German dominance over the defense of the Italian homeland didn’t go unnoticed by Mussolini’s fellow fascists. Unlike Adolf Hitler’s consolidated hold on power in Germany, Mussolini at least nominally reported to the Fascist Grand Counsel, a group of 26 members of the highest ranking Fascist officeholders. Most were Mussolini’s allies, including his son-in-law Count Galeazzo Ciano. At a meeting on July 24th, the first time the Counsel had met since war was declared, the long knives had been drawn and were out to carve Mussolini to pieces.
The long train of failures that Mussolini had presided over were thrown back at the dictator who hadn’t seen legitimate political opposition in 15 years. In a 19-7 vote, the Counsel declared that King Victor Emmanuel III would resume his constitutional duties as the political and military leader of the country. Mussolini had, in effect, been voted out of office.
The Counsel’s decision had no impact on Mussolini, who regarded it as a merely advisory body with no political power. And in essence, Mussolini was correct. In 1925, Mussolini had changed the his title from “president of the Council of Ministers” to “head of the government.” The move sounded unnecessarily grandiose (in keeping with Mussolini’s style), but had the practical impact that Mussolini was no longer accountable to any legislative or judicial oversight. Only the King could now remove Mussolini without it being viewed as a coup.
Victor Emmanuel III would make for a terrible hero character in any fictional work. Short (generously listed as 5-feet tall), disinterested in political affairs and capricious when it came to war and peace, Emmanuel III had already lead his country into World War I against the wishes of many. Emmanuel III had stayed silent during most of Mussolini’s reign, willingly accepting the new titles of Emperor of Ethiopia and King of the Albanians despite concern among the dwindling Italian royalty at being seen as endorsing Mussolini’s imperial escapades. Nevertheless, Emmanuel III remained reasonably popular and was assumed as distant from the Fascist regime.
If inaction had caused Italy to fall into the position of being torn apart by war, action saw no respite to the poor leadership and decision-making that had haunted Italy for decades. Despite his willingness to depose the man he had invited into power in 1922, Emmanuel III had no intention of directly running the government. After arresting Mussolini at Caserta, Emmanuel III appointed Gen. Pietro Badoglio as the new Prime Minister. A general with better political skills than military ones, Badoglio was equally ill-suited for the task of saving Italy.
Badoglio’s best decisions were his first. Knowing the Italian government was now more a hostage to Nazi Germany than an ally, Badoglio immediately announced that Italy would stay in the war on the Axis side. But Badoglio was quickly taking steps to ensure neither Mussolini or his allies could seize power, at least without German help. The Fascist Party was dissolved without fighting or fanfare and its former leader was now being shuffled off to Campo Imperatore, a mountain resort in Abruzzo where he was to be hidden from his German allies.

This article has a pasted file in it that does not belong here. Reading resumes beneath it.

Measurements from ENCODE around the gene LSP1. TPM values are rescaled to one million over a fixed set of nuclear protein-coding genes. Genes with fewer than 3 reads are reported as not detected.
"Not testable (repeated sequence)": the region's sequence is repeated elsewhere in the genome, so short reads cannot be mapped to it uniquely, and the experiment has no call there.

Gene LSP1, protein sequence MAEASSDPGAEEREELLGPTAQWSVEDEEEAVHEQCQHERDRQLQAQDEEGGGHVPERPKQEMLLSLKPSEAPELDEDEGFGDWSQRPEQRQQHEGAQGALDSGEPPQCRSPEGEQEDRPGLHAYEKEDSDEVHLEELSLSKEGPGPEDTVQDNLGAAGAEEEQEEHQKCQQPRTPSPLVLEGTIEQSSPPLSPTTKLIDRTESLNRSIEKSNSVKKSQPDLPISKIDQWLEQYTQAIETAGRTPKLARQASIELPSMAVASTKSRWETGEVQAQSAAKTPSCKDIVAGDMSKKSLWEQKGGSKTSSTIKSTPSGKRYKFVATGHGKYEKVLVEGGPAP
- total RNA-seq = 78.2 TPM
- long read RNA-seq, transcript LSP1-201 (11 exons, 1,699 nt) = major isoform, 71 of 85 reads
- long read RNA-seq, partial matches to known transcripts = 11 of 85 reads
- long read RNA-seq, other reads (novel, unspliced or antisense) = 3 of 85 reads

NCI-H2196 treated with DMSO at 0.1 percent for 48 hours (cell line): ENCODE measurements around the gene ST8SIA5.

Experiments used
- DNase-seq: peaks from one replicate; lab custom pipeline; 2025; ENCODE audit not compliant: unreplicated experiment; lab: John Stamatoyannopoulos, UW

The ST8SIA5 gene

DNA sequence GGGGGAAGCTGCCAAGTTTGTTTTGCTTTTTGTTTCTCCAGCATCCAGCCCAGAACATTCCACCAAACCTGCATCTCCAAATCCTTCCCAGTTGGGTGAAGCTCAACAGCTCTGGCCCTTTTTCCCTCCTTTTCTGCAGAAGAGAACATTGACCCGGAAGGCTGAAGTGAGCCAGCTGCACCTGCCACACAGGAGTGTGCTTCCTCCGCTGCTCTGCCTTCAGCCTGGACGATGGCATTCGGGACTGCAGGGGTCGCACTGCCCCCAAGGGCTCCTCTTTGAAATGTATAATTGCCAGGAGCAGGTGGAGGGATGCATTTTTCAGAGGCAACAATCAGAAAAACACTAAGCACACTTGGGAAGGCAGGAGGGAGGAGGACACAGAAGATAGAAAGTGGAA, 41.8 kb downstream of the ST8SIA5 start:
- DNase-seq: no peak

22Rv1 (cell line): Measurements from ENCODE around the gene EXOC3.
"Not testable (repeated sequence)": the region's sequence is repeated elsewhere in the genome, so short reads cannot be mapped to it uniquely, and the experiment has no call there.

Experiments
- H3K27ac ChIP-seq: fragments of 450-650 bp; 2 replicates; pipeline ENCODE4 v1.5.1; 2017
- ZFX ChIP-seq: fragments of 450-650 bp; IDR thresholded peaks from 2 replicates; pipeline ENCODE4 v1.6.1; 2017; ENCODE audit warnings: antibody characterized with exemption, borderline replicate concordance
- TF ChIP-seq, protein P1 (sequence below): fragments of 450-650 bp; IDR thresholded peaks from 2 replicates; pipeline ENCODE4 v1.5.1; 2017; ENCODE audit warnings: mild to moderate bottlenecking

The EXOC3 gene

These were the relatively easy decisions – Italians were tired of Fascism and Mussolini and hardly eager to fight for either. But how to extract Italy from the war was a thornier problem – and one that Badoglio failed to solve with brutal consequences.
Badoglio and Emmanuel III hoped to negotiate an armistice with the Allies, a task complicated by the thousands of German troops still on Italian soil and intermingled with the Italian Army. To make matters even more complicated Badoglio had agreed, after the overthrow of Mussolini, to the unification of the two armies under German command, in order to appease the Germans. Thus, in order for Italy to exit the war Badoglio would have to find a way to inform his troops, under German command, that they were now to resist the Germans if they attempted to disarm them or refuse to leave Italian territory.
Badoglio never did communicate that message to his troops when on September 8th, 1943, the outcome of the secret negotiations with the Allies became public. The Germans were less than surprised, quickly disarming Italian troops and turning their former allies into POWs. Those were the lucky ones. Others, like the 5,000 men on the Greek island of Cephalonia learned how Germany treated its enemies – all were massacred after they resisted German efforts to occupy the island.
Badoglio and Emmanuel III escaped from Rome and would shortly afterwards formally declare war against Germany. It hardly mattered; what was left of the Italian army was either captured, killed, or under German or Allied command. Italy would be bloodiest campaign in Western Europe while little of the fighting would be done by Italians.
The Italian monarchy and military were effectively finished – at least as a factor for the rest of the war. But Benito Mussolini had one last story in him; a story of perhaps the most daring rescue operation of World War II. But that story was, and is, months away.